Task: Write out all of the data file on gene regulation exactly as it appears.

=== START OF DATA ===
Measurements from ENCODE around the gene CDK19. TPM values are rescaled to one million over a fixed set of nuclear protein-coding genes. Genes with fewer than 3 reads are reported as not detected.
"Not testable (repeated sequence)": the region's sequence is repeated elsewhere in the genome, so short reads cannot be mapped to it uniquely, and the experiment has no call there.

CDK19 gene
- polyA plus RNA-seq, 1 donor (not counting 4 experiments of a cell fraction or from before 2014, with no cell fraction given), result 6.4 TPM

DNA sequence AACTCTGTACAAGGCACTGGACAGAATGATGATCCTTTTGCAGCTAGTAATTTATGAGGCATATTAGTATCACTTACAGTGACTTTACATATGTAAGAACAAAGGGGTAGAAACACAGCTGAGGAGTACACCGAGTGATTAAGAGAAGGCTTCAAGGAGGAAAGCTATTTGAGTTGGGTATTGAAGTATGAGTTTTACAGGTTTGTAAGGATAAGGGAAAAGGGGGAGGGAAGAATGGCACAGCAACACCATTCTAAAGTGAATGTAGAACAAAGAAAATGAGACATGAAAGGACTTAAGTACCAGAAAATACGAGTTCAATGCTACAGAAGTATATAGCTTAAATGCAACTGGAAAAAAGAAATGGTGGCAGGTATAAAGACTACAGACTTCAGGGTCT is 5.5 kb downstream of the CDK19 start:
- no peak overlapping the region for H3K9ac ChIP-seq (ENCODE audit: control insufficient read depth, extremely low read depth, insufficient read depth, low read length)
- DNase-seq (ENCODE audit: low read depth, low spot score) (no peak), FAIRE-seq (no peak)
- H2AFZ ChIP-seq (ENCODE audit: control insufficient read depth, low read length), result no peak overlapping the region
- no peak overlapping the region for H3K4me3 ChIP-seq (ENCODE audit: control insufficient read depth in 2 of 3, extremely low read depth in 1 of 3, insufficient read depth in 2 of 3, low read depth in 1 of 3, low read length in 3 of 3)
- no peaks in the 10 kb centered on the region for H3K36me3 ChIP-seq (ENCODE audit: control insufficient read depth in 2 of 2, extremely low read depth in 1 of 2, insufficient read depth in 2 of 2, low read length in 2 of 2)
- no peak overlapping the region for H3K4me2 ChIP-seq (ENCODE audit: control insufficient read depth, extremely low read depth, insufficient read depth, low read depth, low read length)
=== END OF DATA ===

Measurements from ENCODE around the gene CDK19. TPM values are rescaled to one million over a fixed set of nuclear protein-coding genes. Genes with fewer than 3 reads are reported as not detected.
"Not testable (repeated sequence)": the region's sequence is repeated elsewhere in the genome, so short reads cannot be mapped to it uniquely, and the experiment has no call there.

CDK19 gene
- polyA plus RNA-seq, 1 donor (not counting 4 experiments of a cell fraction or from before 2014, with no cell fraction given), result 6.4 TPM

DNA sequence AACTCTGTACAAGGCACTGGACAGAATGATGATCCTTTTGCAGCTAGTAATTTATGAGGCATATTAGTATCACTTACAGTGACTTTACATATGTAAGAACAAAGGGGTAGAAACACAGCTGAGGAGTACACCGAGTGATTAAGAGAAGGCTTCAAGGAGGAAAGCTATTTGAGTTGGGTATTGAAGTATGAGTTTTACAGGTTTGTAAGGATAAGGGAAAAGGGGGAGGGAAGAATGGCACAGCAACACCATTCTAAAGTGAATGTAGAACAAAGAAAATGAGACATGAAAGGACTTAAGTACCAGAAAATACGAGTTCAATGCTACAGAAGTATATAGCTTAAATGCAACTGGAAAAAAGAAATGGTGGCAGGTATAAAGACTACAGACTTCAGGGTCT is 5.5 kb downstream of the CDK19 start:
- no peak overlapping the region for H3K9ac ChIP-seq (ENCODE audit: control insufficient read depth, extremely low read depth, insufficient read depth, low read length)
- DNase-seq (ENCODE audit: low read depth, low spot score) (no peak), FAIRE-seq (no peak)
- H2AFZ ChIP-seq (ENCODE audit: control insufficient read depth, low read length), result no peak overlapping the region
- no peak overlapping the region for H3K4me3 ChIP-seq (ENCODE audit: control insufficient read depth in 2 of 3, extremely low read depth in 1 of 3, insufficient read depth in 2 of 3, low read depth in 1 of 3, low read length in 3 of 3)
- no peaks in the 10 kb centered on the region for H3K36me3 ChIP-seq (ENCODE audit: control insufficient read depth in 2 of 2, extremely low read depth in 1 of 2, insufficient read depth in 2 of 2, low read length in 2 of 2)
- no peak overlapping the region for H3K4me2 ChIP-seq (ENCODE audit: control insufficient read depth, extremely low read depth, insufficient read depth, low read depth, low read length)